American stockholders are now recognized as an oppressed group by politicians’ rhetoric of the last few months.
Stockholders are those with the faith and vision that keep the economic system afloat, and there is little doubt they are abused both by government and some corporate managers. However, despite the rhetoric, there is little evidence that government officials or corporate managers are about to cease this abusive behavior.
Most Americans, and even most liberals, say they support capitalism, and for good reason. The modern version of capitalism began emerging in the Netherlands and England about 400 years ago, and has proved itself unambiguously superior to all other economic systems. For capitalism to work, however, private property must be protected, free markets without price controls must be allowed to operate, and people with faith and vision in new business ventures must be allowed to reap rewards for risks they take.
Despite the theoretical commitment to capitalism, its underpinnings are constantly under attack by people who call themselves capitalists. Property rights are under attack by self-styled environmentalists and preservationists. Free markets are under attack by those who think the state ought to control housing rents or those who think drug prices are too high.
And those with faith and vision the entrepreneurs and stockholders are under constant attack by those who envy the rich and advocate big government.
But, would you be willing to risk your money in a new, unproven technology that has great promise, knowing that the government would tax you up to 70 percent of the income generated? That is exactly what happens to millions of Americans. Corporations pay an average maximum rate of 40 percent in federal and state income taxes and, if the remaining 60 percent is paid in dividends, the rate is often more than 50 percent for upper middle class shareholders living in high-tax locals like New York City. Such a tax burden is economically destructive, since it leads to lower levels of investment, productivity, growth and job creation.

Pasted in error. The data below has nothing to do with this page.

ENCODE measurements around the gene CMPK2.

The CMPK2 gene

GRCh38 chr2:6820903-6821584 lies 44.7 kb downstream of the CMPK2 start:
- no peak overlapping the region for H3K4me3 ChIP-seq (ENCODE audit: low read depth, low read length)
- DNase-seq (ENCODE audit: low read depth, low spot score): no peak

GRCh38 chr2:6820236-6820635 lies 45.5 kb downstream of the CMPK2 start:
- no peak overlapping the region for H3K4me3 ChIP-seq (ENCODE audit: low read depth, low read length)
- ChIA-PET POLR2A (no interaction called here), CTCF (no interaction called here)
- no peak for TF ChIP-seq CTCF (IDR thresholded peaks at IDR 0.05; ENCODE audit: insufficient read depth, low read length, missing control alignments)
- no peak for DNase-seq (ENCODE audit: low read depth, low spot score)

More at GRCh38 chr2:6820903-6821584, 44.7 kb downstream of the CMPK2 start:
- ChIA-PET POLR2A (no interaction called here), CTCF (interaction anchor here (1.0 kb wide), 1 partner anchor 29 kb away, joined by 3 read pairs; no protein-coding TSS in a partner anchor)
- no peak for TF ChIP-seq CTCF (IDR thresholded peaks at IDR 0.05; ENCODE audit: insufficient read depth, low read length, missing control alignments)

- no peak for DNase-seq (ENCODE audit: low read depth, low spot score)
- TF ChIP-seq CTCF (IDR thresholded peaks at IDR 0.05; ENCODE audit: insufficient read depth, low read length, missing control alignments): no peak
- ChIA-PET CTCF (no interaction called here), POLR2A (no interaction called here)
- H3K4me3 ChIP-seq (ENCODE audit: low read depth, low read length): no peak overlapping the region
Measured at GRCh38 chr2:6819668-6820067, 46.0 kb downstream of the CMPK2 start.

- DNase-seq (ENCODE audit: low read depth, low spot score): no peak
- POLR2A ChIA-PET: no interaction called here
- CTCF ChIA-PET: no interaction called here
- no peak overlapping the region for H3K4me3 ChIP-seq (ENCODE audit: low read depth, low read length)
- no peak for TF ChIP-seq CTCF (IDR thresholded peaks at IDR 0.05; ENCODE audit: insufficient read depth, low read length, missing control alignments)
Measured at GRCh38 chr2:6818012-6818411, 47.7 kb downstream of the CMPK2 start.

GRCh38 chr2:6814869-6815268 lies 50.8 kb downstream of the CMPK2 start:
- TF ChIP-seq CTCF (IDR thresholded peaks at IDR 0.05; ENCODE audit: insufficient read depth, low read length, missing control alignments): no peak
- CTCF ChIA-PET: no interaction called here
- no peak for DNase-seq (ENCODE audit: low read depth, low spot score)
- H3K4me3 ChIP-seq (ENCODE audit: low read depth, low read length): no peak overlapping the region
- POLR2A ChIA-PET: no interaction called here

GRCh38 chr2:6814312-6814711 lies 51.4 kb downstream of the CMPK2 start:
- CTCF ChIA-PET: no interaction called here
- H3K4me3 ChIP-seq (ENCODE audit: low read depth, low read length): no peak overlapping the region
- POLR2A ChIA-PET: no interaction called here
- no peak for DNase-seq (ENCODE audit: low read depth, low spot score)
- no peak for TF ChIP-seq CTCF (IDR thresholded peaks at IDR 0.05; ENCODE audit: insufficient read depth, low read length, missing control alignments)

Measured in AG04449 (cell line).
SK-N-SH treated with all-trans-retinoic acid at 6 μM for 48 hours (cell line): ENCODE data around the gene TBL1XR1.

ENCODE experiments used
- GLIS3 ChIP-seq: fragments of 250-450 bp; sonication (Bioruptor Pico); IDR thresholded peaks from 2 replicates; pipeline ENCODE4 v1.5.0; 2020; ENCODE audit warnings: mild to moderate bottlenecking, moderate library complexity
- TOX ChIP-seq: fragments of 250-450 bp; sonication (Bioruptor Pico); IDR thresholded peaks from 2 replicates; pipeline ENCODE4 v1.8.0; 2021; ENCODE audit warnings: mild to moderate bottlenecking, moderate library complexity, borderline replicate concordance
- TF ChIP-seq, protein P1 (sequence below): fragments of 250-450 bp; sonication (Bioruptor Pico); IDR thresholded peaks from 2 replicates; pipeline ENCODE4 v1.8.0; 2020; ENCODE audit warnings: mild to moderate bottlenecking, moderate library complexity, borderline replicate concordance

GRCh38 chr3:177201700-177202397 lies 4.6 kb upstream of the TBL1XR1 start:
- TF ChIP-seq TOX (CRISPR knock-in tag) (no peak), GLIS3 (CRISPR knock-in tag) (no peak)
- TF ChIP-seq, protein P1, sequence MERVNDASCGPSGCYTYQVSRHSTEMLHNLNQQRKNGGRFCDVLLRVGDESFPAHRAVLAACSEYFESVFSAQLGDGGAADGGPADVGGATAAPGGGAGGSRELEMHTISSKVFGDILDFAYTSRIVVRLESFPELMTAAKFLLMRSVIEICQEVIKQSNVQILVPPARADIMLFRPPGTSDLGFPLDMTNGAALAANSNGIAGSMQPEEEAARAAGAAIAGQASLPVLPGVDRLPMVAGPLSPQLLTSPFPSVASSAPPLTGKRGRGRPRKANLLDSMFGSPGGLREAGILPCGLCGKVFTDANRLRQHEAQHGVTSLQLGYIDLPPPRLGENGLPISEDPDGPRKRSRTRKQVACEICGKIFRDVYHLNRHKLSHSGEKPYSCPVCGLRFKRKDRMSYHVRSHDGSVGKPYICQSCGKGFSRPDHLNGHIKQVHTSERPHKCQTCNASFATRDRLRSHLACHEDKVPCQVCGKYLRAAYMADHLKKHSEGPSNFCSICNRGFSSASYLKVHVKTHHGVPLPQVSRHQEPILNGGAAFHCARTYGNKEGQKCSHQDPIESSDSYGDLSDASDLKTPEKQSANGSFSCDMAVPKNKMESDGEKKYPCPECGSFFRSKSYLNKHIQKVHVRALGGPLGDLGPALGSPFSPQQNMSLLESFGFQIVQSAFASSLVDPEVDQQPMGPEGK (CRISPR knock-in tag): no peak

Surveys show most Americans think no one, including the very rich, should pay more than 20 percent of their income in taxes, but most people have no idea of how heavily shareholders are taxed.
The present tax burden on those with faith and vision is bad economics, and is at best questionable morality. Serious students of tax policy have long advocated getting rid of the double taxation of corporate dividends.
Thoughtful editorial writers like those at the Wall Street Journal and serious policy advocates are correctly pushing for their deductibility. This change would remove much of the incentive for companies to move their headquarters out of the U.S. as well as the misuse of corporate funds.
However, what has been striking is the deafening silence from the political class on the issue. Instead, Congress has passed more regulations, which will only make the plight of the stockholder worse, as foreign competitors with lower taxes and fewer regulations increase their competitive advantage over U.S. firms.